The future of Digital Humanities

As Glen Worthy pointed out the week before last, there are a lot of terrible things written about the Digital Humanities.  As his commentary was published, I was attending a summit on the Future of the Digital Humanities organised by the Higher Education Academy in the beautiful coastal town of Lewes, East Sussex.  The summit was designed to provoke thinking around future directions in Digital Humanities pedagogy, but produced some excellent debates around institutional cultures, the challenges of multidisciplinary groups and approaches, the different lenses that can be applied to the Digital Humanities, and the extent to which debates about what lies at the core of Digital Humanities affects our teaching and research.

The summit provided a rare opportunity to learn more about the state and status of Digital Humanities outside my own institution, particularly its place in core undergraduate teaching. I learned a huge amount from colleagues who are offering really dynamic experiences to students in their courses and related activities, and witnessed a refreshing openness to the possibility that when it comes to such teaching, we have as much to learn as to teach. I also caught a glimpse of the different perspectives on the future of Digital Humanities in teaching and research, and was reassured both by the confidence and the uncertainty reflected by those in attendance.  Let me unpack that. Confidence reflects the extent to which Digital Humanities has arrived in British academic life,  having been embedded into our teaching practices and research activities.  The uncertainty I witnessed suggested to me that the field of Digital Humanities is still exploratory, and those of us working in Digital Humanities are still working out where we fit, who we can collaborate with, which methodologies apply and work, how we can reach out to other research areas and across different sectors, and what roles we might have in newly configured universities. The longer we stay in this state of relative uncertainty, the more open we remain to any and all of these variables and the stronger and more flexible we can become.

The importance of this openness was reflected in two of the artefacts created during our 2 days to reflect the current state of DH, both of which imagined the landscape of Digital Humanities.  The first, discussed in this blog about the event by Tony Reeves, represented the Digital Humanities as a kitchen, with ingredients, rules, people, recipe books and most importantly, open doors and ample space for experimentation. The second was a fairly abstract, semi-structured environment, with a compass for roving DH actors to use for navigation. Being involved in DH can feel reckless, disruptive, risky and bewildering, but navigating this new environment is also fantastically exciting, and the potential knowledge exchange inherent in DH activities makes it, for me, absolutely worth it.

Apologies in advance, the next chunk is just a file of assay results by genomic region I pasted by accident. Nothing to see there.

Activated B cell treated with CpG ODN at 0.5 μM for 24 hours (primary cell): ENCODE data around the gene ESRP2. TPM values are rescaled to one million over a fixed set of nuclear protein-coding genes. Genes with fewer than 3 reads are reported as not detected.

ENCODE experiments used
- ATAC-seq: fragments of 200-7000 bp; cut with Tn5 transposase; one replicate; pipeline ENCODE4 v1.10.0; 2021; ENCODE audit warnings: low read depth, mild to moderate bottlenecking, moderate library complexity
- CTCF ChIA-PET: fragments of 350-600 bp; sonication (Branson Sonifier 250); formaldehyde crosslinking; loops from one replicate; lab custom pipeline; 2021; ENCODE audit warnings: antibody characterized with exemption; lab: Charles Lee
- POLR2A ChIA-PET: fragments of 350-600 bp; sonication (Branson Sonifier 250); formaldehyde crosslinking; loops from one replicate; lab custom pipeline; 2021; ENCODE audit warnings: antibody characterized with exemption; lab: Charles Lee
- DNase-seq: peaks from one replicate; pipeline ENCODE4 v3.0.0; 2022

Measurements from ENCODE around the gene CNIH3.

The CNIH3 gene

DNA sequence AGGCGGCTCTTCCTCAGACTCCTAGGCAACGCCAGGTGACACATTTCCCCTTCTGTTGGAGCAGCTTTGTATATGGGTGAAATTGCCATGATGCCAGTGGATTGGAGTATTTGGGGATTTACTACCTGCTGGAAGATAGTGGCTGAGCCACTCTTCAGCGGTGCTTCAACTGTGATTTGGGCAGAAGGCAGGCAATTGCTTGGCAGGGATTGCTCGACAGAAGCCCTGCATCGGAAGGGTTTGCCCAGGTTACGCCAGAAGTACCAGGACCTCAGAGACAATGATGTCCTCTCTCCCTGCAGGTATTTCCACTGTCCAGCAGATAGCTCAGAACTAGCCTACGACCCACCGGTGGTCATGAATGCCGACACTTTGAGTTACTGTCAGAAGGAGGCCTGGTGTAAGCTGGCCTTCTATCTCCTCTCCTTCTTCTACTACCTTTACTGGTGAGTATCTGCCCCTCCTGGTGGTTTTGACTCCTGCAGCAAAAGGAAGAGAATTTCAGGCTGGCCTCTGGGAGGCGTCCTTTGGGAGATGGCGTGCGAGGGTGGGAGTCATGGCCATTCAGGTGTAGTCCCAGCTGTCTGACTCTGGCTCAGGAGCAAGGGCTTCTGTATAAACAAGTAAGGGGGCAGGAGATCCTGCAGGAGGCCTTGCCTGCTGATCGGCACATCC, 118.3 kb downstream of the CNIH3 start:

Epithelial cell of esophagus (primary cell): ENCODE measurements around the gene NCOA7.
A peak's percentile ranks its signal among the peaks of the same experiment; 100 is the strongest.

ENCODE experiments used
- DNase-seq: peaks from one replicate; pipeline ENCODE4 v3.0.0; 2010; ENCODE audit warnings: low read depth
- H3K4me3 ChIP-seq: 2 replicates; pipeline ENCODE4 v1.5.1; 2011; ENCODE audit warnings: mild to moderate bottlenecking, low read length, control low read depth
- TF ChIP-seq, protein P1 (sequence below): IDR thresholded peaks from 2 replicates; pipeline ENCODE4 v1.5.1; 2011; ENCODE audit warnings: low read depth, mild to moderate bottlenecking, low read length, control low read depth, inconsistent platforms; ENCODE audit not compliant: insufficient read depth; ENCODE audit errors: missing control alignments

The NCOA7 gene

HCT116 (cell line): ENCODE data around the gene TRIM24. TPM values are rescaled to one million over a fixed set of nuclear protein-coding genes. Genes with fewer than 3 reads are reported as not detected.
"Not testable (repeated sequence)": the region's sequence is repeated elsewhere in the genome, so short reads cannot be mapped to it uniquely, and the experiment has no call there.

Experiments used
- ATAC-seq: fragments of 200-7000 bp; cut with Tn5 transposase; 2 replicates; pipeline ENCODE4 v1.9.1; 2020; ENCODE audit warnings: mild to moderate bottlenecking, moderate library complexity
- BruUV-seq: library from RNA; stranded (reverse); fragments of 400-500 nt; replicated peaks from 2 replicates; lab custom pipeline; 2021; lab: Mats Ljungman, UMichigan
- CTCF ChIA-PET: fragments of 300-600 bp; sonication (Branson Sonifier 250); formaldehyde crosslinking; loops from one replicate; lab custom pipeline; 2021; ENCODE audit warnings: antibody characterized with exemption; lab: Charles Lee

Research with Impact

Academics spend an awful lot of time thinking about impact, what it means and how to make sure our work has sufficient of it, but it is a rare experience (for me at least) to be directly presented with the impact your work has had on someone else.  I was in this happy position a few weeks ago at the brilliant Digital Humanities@Oxford Summer School where Dr Eric Meyer and I were giving a presentation on our Toolkit for the Impact of Digitised Scholarly Resources (TIDSR). Having stayed to indulge in tea and cakes after our presentation, I was lucky enough to be present for two fantastic presentations by Judith Siefring (EEBO-TCP, Bodleian) and Jonathan Blaney (British History Online) discussing how they have used the TIDSR toolkit in creative and imaginative ways to learn more about the usage and impact of their own digital content.  You can access their slides, and ours, here.

The TIDSR toolkit came about thanks to a project led by Meyer and funded by JISC back in 2008-9 and was designed to present a user-friendly guide to a suite of tools which would enable digitisation projects to gain a sense of the impact they were having.  The JISC Usage and Impact study was the first project I worked on at the OII, and my first foray into the world of Digital Humanities.  I was the traditional Humanities scholar we kept in mind when drafting the first iteration of the TIDSR toolkit.  I had had a rapid induction into many of these tools and methods, and we tried to make sure that other newcomers would be able to navigate them using the toolkit.

It was enormously gratifying when JISC announced a subsequent round of funding in 2010-11 to encourage new projects to use the toolkit to discover more about their usage and impact, and to develop strategies to embed these digitised resources in research and teaching across a range of disciplines.  All of these case studies have been added to the TIDSR toolkit, as has a report summarising the collective findings by Meyer.  

The toolkit continues to be used in a variety of ways and contexts: I recently used it as the backbone of my AHRC Early Career Fellowship project to study the impact of crowdsourcing on the digital art collection Your Paintings.  Anyone can upload case studies they have developed based on the toolkit, and you can also add tools, articles and comments to the main content.  If you’ve used it and you have something to say about it, please consider adding your impressions, your data, or a tool you’ve discovered that others could benefit from.  Apart from anything else, you’ll make my day.